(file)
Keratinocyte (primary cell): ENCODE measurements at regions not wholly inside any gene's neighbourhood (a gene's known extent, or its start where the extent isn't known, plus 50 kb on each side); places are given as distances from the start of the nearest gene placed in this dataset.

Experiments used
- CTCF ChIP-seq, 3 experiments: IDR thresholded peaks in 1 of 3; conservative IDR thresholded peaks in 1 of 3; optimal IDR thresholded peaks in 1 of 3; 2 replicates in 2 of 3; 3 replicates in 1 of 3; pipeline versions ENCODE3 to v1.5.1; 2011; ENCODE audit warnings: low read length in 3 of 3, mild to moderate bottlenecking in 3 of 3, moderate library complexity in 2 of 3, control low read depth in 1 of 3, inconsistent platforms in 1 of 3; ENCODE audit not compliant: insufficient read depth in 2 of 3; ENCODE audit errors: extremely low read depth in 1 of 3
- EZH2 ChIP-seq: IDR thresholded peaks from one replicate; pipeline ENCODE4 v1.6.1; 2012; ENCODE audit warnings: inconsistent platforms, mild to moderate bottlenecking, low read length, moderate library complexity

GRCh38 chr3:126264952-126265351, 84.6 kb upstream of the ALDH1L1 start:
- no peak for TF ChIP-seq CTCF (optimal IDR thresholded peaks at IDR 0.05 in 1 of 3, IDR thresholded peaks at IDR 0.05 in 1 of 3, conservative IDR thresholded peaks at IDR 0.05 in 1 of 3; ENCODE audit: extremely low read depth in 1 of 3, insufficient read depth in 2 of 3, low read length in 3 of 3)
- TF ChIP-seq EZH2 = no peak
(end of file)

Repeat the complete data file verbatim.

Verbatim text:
Keratinocyte (primary cell): ENCODE measurements at regions not wholly inside any gene's neighbourhood (a gene's known extent, or its start where the extent isn't known, plus 50 kb on each side); places are given as distances from the start of the nearest gene placed in this dataset.

Experiments used
- CTCF ChIP-seq, 3 experiments: IDR thresholded peaks in 1 of 3; conservative IDR thresholded peaks in 1 of 3; optimal IDR thresholded peaks in 1 of 3; 2 replicates in 2 of 3; 3 replicates in 1 of 3; pipeline versions ENCODE3 to v1.5.1; 2011; ENCODE audit warnings: low read length in 3 of 3, mild to moderate bottlenecking in 3 of 3, moderate library complexity in 2 of 3, control low read depth in 1 of 3, inconsistent platforms in 1 of 3; ENCODE audit not compliant: insufficient read depth in 2 of 3; ENCODE audit errors: extremely low read depth in 1 of 3
- EZH2 ChIP-seq: IDR thresholded peaks from one replicate; pipeline ENCODE4 v1.6.1; 2012; ENCODE audit warnings: inconsistent platforms, mild to moderate bottlenecking, low read length, moderate library complexity

GRCh38 chr3:126264952-126265351, 84.6 kb upstream of the ALDH1L1 start:
- no peak for TF ChIP-seq CTCF (optimal IDR thresholded peaks at IDR 0.05 in 1 of 3, IDR thresholded peaks at IDR 0.05 in 1 of 3, conservative IDR thresholded peaks at IDR 0.05 in 1 of 3; ENCODE audit: extremely low read depth in 1 of 3, insufficient read depth in 2 of 3, low read length in 3 of 3)
- TF ChIP-seq EZH2 = no peak